The Adventures of Worldwide Welshman in London, Kent, Madrid and Birmingham, August 2015 to January 2016
After a summer of renting a room in a fairly decent house in Lewisham with great housemates, at what was a low price for London (about £420 with bills), the time came when I had to move out. The lad who's room I was renting was returning from Camp America. But before I get to that bit I must tell you about what I got up too before I moved out, continuing roughly from where my last blog entry finished...
On the last weekend of August, Timestealers played at Small World festival in Hedstone, Kent! Well, I'm exaggerating somewhat…Paul Murray and I played on the open-mic stages. We weren't on the bill. And it wasn't the full band; Nick the bass player was busy with exams and Adam the drummer was busy working and soon going back to Nottingham for his final year of architecture.
Steve Broe the busker, who was helping promote me and getting me a few gigs, said I would love it at Small World, so he put me in touch with Stacey Cohen, who put my in touch with Gaia Knight on facebook, who invited me to do “impromptu jamming” in her Tribal Voices campfire area. Gaia got us in for free on her guest list!
In July I'd supported Stacey Cohen in the Silver Bullet, Finsbury park in a gig organised by Steve. As it happens, I'd already met her and I played on the same bill with when she was living in North Wales, and she also happens to be friends with my cousin.
Paul and I travelled to the festival in Paul's family's small car. The festival's website was terrible, so we had no idea what sort of event it it would be; some hippies in a field getting high around a campfire, a village fête type thing, or a 'proper' festival? Turned out to be the best festival in the world, ever! (the best that we've been too so far at least).
There were a few people getting off their heads on drugs too, but that did not hinder our enjoyment, and it was a better atmosphere than it would have been had everyone been pissed (we did not partake in the drugs however).
We pitched our tent next to these two gorgeous girls, Amber and Lily who turned out to be great festival buddies. We met a chap called Martin who was our other festival friend, also camped nearby.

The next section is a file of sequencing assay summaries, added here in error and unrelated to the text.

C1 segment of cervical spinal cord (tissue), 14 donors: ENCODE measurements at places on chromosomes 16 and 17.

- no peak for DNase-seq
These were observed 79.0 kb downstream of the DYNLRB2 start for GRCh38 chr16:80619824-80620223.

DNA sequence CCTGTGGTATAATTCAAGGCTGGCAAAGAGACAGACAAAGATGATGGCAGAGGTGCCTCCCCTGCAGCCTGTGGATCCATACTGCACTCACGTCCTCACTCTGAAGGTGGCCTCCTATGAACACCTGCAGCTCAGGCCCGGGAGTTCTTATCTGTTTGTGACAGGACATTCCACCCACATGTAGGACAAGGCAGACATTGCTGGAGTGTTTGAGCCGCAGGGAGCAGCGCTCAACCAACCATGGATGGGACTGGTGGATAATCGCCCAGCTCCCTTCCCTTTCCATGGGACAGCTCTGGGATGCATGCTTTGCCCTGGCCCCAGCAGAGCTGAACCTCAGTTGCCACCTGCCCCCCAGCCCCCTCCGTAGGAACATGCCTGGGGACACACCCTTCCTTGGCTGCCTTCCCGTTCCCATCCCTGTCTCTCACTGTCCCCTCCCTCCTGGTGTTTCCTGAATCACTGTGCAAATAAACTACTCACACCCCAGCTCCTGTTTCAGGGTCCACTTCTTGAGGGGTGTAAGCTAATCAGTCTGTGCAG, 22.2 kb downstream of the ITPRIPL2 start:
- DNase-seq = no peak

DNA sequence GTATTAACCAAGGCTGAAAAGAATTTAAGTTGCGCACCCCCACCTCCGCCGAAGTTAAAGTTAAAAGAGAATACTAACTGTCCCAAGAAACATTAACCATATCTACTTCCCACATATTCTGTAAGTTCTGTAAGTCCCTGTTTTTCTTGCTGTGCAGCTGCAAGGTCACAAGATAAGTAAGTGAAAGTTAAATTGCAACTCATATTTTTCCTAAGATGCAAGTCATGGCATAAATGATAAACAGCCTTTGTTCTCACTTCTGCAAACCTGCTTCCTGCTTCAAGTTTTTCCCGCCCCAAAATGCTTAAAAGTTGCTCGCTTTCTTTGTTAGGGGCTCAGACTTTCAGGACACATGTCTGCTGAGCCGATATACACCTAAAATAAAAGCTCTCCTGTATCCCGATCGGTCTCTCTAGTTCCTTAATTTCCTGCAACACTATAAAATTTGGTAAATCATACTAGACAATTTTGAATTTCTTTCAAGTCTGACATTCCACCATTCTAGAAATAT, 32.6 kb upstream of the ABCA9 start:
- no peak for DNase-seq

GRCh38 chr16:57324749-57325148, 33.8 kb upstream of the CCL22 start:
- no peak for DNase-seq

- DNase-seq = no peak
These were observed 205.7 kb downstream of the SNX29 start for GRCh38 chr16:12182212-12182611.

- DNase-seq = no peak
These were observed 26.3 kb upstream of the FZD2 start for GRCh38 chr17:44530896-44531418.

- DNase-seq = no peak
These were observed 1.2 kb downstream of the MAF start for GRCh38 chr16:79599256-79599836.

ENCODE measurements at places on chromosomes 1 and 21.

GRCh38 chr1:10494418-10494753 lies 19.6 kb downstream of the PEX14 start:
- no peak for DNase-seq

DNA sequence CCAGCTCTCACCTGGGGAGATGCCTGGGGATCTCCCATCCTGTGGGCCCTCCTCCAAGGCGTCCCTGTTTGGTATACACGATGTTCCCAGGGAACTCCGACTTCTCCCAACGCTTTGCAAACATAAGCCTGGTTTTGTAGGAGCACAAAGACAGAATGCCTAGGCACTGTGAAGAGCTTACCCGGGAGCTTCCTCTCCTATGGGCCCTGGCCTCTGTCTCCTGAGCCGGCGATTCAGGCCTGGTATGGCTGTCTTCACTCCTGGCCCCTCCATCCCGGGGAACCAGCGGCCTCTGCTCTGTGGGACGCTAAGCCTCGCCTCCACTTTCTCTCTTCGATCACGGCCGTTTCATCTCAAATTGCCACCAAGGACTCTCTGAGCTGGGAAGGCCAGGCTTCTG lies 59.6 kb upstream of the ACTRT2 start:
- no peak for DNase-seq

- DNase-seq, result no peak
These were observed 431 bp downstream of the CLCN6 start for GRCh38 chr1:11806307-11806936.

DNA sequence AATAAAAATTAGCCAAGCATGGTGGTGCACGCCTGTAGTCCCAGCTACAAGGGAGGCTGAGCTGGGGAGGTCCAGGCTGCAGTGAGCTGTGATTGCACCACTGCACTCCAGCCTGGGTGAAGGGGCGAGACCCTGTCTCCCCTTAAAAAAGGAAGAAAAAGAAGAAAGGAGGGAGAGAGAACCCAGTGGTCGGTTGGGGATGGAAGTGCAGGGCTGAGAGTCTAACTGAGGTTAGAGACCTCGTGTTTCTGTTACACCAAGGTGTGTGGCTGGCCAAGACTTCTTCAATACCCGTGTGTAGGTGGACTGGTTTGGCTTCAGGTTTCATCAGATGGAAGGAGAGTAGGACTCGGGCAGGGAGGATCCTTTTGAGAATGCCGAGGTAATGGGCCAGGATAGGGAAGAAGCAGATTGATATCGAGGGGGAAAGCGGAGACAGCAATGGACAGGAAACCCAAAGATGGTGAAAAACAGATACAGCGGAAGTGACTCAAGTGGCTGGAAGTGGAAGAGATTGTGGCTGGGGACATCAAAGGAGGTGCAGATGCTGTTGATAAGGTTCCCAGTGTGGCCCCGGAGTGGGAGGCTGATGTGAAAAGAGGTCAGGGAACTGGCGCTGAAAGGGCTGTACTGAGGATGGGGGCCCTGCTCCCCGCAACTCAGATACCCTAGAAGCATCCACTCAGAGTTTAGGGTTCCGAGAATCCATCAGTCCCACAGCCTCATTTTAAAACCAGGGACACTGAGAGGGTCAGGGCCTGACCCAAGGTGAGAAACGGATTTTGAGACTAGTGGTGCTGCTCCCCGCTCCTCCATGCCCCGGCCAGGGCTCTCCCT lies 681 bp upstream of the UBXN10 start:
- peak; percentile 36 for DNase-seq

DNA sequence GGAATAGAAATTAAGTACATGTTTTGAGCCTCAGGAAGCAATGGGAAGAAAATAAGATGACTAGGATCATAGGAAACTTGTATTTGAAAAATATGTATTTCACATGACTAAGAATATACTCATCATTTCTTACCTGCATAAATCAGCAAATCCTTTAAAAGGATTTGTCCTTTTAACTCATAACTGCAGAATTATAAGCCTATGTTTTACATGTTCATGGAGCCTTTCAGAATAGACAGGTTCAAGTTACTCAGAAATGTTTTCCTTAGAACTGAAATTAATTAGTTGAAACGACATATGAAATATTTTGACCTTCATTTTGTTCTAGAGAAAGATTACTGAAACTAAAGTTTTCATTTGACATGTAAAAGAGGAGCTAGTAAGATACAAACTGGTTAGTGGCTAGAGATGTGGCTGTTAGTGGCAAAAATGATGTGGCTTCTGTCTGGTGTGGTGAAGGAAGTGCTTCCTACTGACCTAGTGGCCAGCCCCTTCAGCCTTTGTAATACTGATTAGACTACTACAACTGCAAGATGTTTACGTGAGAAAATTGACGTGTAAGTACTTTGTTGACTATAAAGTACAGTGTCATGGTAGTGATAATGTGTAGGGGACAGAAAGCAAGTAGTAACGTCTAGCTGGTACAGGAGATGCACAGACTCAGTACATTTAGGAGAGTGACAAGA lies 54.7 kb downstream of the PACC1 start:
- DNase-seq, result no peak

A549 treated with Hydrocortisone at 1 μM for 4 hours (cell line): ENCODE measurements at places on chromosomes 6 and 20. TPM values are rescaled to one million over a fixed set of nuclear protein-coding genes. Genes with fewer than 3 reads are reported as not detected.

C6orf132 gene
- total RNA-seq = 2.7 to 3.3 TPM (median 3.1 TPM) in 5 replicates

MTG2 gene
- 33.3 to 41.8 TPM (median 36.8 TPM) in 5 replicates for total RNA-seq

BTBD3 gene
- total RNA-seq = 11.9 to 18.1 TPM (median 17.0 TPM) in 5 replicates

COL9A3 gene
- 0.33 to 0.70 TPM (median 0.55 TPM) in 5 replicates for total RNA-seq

Almost everyone we met was a musician. People walked around with clarinets and violins. Paul's trumpet went down very well!
I remember particularly Larry's Lounge which was always full of musicians playing board games, drinking, smoking, and once eating a chicken curry (at a mostly veggie festival) from a dirty oven that sat outside at the back of the tent. There was a piano which I played, and Larry, a New-Zealander who looks like John Lennon, joined on bass sax or bass guitar, along with whoever was about. It wasn't such a good jam actually as most people there were off their heads and hadn't slept for the whole festival. I remember meeting a pretty girl there who played clarinet and had lots of jewels on her face, looking like an Indian gypsy, but white and blonde. That is my image of the festival.
Oddly, it was mainly White British people, and no visibly Roma people as far as I could tell despite lots of gypsy and Balkan influenced music. There could have been people with Romany heritage but I wouldn't know. The bands sung mainly in English, but there was a bit of Spanish and French singing too, and West African languages from Mosi Konde (so there's lots of space for me to add something different with my multi-lingual set when I get on the bill one day!).
My thoughts on the lack of Roma people in the festival were only solidified afterwards when I got chatting to another teaching assistant called Anna Lowenstein at Linden Lodge, a school I worked at for a while. She plays violin in Tell Tale Tusk, and she also plays some Klezmer. In our conversation I discovered that she was familiar with, or part of, the Small World, new-age, hippy scene (Small World is a genius name, right?). She did her dissertation on festival gypsy music and its connection, or lack thereof, to real gypsy music. She emailed it to me but I haven't read it yet.
I bumped into her again in January at the Bucumis Trio gig in Jam in Jar. They played Bulgarian folk music, but most of the band members were not Bulgarian, but they'd studied Bulgarian music in Plovdiv, in a music school which is right next to the Roman amphitheatre that Paul, Swinn and I visited in our Balkan backpacking holiday back in 2013.